Saturday, February 22, 2014

5 reasons why Movoto missed the mark about retiring in Elizabethtown

Maybe you saw the story on the real estate website that Elizabethtown is the best place to retire in Pennsylvania. Aside from picking this picture as representative of the community as a whole (I mean, come on, seriously?), I was excited. I'm not sure how Movoto reached its conclusion by assessing that weather, standard of living, amenities, proximity to an airport, crime rate and cost of living all translate into an awesome retirement community because I live here in part because of those things. And truth be told, I am many years away from retirement.

If you want a nice analysis of why Movoto's assessment is off base, I strongly recommend picking up the Feb. 20 edition of the Elizabethtown Advocate. Editor and publisher Dan Robrish does an excellent job of picking apart the website's analysis.

Ordinarily, I'd promote the list and write about it here because it puts Elizabethtown in the spotlight. The problem is that I see the community not just as a retirement destination. It's just a great place to live. Period. Whether you're retired or not.


  1. Geography -- I remember being at an Elizabethtown Chamber of Commerce banquet six or seven years ago, and the president of the chamber got a chuckle from the crowd by saying that Elizabethtown is 20 minutes from everywhere. It's true. I work in Harrisburg, and on a good day with little traffic, you can get to Second Street in downtown Harrisburg and the Capitol in 20 minutes (now, I know that during rush hour that's a whole lot different, but work with me, folks!). We are also 20 t0 25 minutes from downtown Lancaster (where I also used to work). And you can get to the east side of York and to Lebanon in about the same amount of time, not to mention Hershey's being 10 miles away.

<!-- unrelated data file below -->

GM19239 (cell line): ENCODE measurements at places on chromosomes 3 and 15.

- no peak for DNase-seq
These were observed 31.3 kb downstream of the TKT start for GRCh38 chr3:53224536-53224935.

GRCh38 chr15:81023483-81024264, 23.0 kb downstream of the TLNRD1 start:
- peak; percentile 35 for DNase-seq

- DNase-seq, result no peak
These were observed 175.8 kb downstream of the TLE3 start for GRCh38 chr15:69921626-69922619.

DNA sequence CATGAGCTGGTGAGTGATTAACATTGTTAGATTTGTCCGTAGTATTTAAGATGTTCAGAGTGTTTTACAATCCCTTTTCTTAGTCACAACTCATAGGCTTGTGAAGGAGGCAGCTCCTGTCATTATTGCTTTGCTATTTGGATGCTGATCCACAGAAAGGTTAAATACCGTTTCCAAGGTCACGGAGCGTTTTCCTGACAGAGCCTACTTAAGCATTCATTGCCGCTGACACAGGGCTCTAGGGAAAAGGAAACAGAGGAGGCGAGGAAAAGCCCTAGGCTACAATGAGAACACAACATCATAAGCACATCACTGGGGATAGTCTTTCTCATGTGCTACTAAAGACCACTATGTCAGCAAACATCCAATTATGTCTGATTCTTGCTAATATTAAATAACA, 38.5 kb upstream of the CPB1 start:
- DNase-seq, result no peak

2. Local institutions -- Movoto used amenities as one of its criteria in developing its list, but there was no real presentation into what those amenities are. So let me do that:
    • Elizabethtown College (full disclosure: my wife works for the college): higher education, concerts, speakers, events, Division III sports (though no football, which is not a complaint, just an observation) and a campus that is open to the public. I've taken advantage of all of these, and I regularly go to the track to run.
    • Masonic Villages: I understand that you're a real estate website, and you're interest is in selling houses. So you won't mention the retirement community that 1. is a major employer in the community and 2. is an organization that does great things in the community and the world.